RUFOUS-BREASTED WREN (Pheugopedius rutilus)
BLACK-THROATED WREN (Pheugopedius atrogularis)
RUFOUS-AND-WHITE WREN (Thryophilus rufalbus) – They made us work far harder than we normally do, but I think we all finally got a good view of one or both of a pair at Sanctuario Ecologico Monteverde. What a great little duet they sing!
STRIPE-BREASTED WREN (Cantorchilus thoracicus) [N]
PLAIN WREN (Cantorchilus modestus)
PLAIN WREN (CANEBRAKE) (Cantorchilus modestus zeledoni) – A pair at eye level along the roadside near where we found our Great Green Macaw was an unexpected bonus there. Too bad the big trucks kept scaring them back into the bushes!
RIVERSIDE WREN (Cantorchilus semibadius)
BAY WREN (Cantorchilus nigricapillus) – One twitched through in a tree beside Rio San Jose (seen shortly after we spotted our Fasciated Tiger-Heron) and another worked the edge of the clearing at the El Tapir hummingbird garden.
WHITE-BREASTED WOOD-WREN (Henicorhina leucosticta)
GRAY-BREASTED WOOD-WREN (Henicorhina leucophrys)
Polioptilidae (Gnatcatchers)
LONG-BILLED GNATWREN (Ramphocaenus melanurus)
WHITE-LORED GNATCATCHER (Polioptila albiloris)
TROPICAL GNATCATCHER (Polioptila plumbea)
Cinclidae (Dippers)
AMERICAN DIPPER (Cinclus mexicanus)
Turdidae (Thrushes and Allies)

The wonderful song of the Slaty-backed Nightingale-Thrush was a regular part of the tour soundtrack at Braulio Carrillo and Santa Elena. Photo by participant Merl Arnot.

BLACK-FACED SOLITAIRE (Myadestes melanops) – We heard the fabulously ethereal song of this accomplished singer on several days, but our best views came along Savegre's Los Robles trail, where we found several gobbling berries in some trailside trees.
BLACK-BILLED NIGHTINGALE-THRUSH (Catharus gracilirostris) – Fine views of one near the little stream under the bushes in the Savegre valley, seen while we waited for the Zeledonia to make an appearance. Too bad the latter didn't cooperate quite as well!
RUDDY-CAPPED NIGHTINGALE-THRUSH (Catharus frantzii) – Those on the grounds of the Savegre Mountain Lodge proved particularly confiding.
BLACK-HEADED NIGHTINGALE-THRUSH (Catharus mexicanus) – Those in Jason's group at Braulio Carrillo spotted one (Megan and Lena's group only heard it), and those in Megan's group on the lower trails at Rancho had good views of another perched and singing.
SWAINSON'S THRUSH (Catharus ustulatus)
WOOD THRUSH (Hylocichla mustelina)
SOOTY THRUSH (Turdus nigrescens) – Almost ridiculously common in the highlands, including many on roadside wires and fence posts and dozens bouncing through the paramo forest on Cerro de la Muerte.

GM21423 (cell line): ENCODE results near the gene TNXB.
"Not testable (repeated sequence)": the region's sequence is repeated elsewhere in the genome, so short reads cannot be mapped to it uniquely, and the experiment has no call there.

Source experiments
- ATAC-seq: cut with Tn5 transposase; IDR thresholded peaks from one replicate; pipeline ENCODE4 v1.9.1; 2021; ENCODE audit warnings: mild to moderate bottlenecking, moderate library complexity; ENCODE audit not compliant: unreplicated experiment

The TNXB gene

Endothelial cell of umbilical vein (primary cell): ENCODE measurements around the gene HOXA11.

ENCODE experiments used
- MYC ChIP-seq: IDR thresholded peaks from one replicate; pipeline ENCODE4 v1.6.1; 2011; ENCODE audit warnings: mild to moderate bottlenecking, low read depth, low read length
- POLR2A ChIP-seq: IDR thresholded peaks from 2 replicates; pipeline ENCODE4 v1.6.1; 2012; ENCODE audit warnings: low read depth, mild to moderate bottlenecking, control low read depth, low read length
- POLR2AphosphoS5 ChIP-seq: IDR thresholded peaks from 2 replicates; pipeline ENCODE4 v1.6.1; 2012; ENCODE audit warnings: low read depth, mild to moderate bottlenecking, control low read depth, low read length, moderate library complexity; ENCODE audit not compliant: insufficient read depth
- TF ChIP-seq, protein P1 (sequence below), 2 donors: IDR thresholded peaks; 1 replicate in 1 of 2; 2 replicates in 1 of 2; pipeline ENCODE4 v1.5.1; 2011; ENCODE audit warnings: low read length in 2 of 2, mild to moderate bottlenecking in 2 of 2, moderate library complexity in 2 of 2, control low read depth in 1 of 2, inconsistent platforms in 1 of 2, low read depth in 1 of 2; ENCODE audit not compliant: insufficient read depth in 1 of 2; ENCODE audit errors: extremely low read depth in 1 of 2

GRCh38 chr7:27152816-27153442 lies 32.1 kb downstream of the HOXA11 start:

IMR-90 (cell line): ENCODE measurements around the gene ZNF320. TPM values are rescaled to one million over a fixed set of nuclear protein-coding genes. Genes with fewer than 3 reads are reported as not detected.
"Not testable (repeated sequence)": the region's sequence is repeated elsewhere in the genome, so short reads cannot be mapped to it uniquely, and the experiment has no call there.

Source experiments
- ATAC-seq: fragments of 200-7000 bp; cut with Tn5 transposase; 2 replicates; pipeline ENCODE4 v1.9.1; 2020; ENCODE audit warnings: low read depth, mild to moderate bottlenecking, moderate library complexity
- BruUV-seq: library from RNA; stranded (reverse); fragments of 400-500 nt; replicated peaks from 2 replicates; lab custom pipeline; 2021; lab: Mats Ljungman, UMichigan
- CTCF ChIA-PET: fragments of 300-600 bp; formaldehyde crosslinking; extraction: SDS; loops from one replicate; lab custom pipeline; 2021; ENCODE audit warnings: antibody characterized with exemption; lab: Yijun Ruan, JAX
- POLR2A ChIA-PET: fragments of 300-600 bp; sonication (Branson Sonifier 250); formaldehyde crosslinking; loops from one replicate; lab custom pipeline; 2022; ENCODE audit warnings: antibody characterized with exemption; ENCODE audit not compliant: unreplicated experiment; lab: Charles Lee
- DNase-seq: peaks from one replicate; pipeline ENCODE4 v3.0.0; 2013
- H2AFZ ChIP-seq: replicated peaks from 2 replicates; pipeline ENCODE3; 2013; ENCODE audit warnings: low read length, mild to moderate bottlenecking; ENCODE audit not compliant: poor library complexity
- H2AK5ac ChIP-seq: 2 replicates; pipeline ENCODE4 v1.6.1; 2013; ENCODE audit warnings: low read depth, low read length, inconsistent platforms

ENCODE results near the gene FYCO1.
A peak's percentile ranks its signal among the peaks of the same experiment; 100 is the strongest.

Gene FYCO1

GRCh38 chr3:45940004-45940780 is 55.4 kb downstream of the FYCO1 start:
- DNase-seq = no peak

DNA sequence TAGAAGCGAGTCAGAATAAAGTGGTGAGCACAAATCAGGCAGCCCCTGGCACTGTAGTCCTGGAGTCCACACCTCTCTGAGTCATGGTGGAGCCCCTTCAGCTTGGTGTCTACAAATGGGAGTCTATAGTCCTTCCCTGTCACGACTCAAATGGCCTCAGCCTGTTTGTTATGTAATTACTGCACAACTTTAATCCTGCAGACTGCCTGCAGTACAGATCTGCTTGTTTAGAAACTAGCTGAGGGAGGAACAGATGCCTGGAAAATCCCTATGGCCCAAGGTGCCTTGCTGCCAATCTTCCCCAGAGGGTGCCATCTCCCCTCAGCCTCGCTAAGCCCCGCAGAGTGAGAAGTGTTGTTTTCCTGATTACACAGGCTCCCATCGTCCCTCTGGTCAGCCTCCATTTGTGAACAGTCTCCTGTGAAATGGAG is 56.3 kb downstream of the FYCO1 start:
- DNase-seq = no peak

MOUNTAIN THRUSH (Turdus plebejus)
PALE-VENTED THRUSH (Turdus obsoletus) – One near the entrance to Tapanti gave us superb views as it checked out the pickings in a fruiting tree.
CLAY-COLORED THRUSH (Turdus grayi) – This may seem an odd choice for Costa Rica's national bird -- given the many more colorful and flamboyant birds found there -- but once you've spent any time in the country, it's easy to see why it was chosen. This species is found absolutely everywhere!
WHITE-THROATED THRUSH (Turdus assimilis)
Mimidae (Mockingbirds and Thrashers)
GRAY CATBIRD (Dumetella carolinensis)
Ptilogonatidae (Silky-flycatchers)

A Common Potoo snoozing on its nest at Rancho Naturalista was a treat. Photo by guide Megan Crewe.

BLACK-AND-YELLOW SILKY-FLYCATCHER (Phainoptila melanoxantha) – A couple at Paraiso de Quetzales delayed our lunch by a bit!
Parulidae (New World Warblers)
OVENBIRD (Seiurus aurocapilla) – One strode through the thick layer of dead leaves under the big trees at Sanctuario Ecologico Monteverde. This species is a winter visitor to Costa Rica.
NORTHERN WATERTHRUSH (Parkesia noveboracensis)
BLUE-WINGED WARBLER (Vermivora cyanoptera) – One with a mixed flock near the forest hummingbird feeders at Rancho Naturalista.
GOLDEN-WINGED WARBLER (Vermivora chrysoptera) – One foraged along the edge of the forest at the hummingbird garden just up the road from Braulio Carrillo, and some of the group spotted another along the upper trail at Rancho Naturalista.
FLAME-THROATED WARBLER (Oreothlypis gutturalis) – Satisfying views of several in the Savegre valley, including a few flicking through small trees right near the quetzal nest.
TENNESSEE WARBLER (Oreothlypis peregrina) – Common and widespread throughout, with small flocks seen on several days toward the latter half of the tour -- getting ready to start their long journey north.
GRAY-CROWNED YELLOWTHROAT (Geothlypis poliocephala) – One singing from a grass stem near the road at La Cinchona showed nicely, and we found another along La Selva's entrance road.
MOURNING WARBLER (Geothlypis philadelphia) – One working along the edge of Lago San Miguel, the roadside lake we stopped at en route to Sarapiqui, proved to be pretty cooperative.
KENTUCKY WARBLER (Geothlypis formosa) – Several seen, with our best views coming near La Selva's entrance gate and under Rancho Naturalista's moth sheet, where one bold individual strode around the undergrowth looking for moths that had been attracted to the lights.
OLIVE-CROWNED YELLOWTHROAT (Geothlypis semiflava) – Best seen at Lago San Miguel, where a singing bird perched up in a little dead tree along the edge. We had another singing from a big brush pile along La Selva's entrance road.
AMERICAN REDSTART (Setophaga ruticilla)
TROPICAL PARULA (Setophaga pitiayumi) – One working in trees near the road at La Cinchona briefly drew our attention away from that wonderful fig tree. We had another which showed nicely in the coffee grove en route to Tapanti.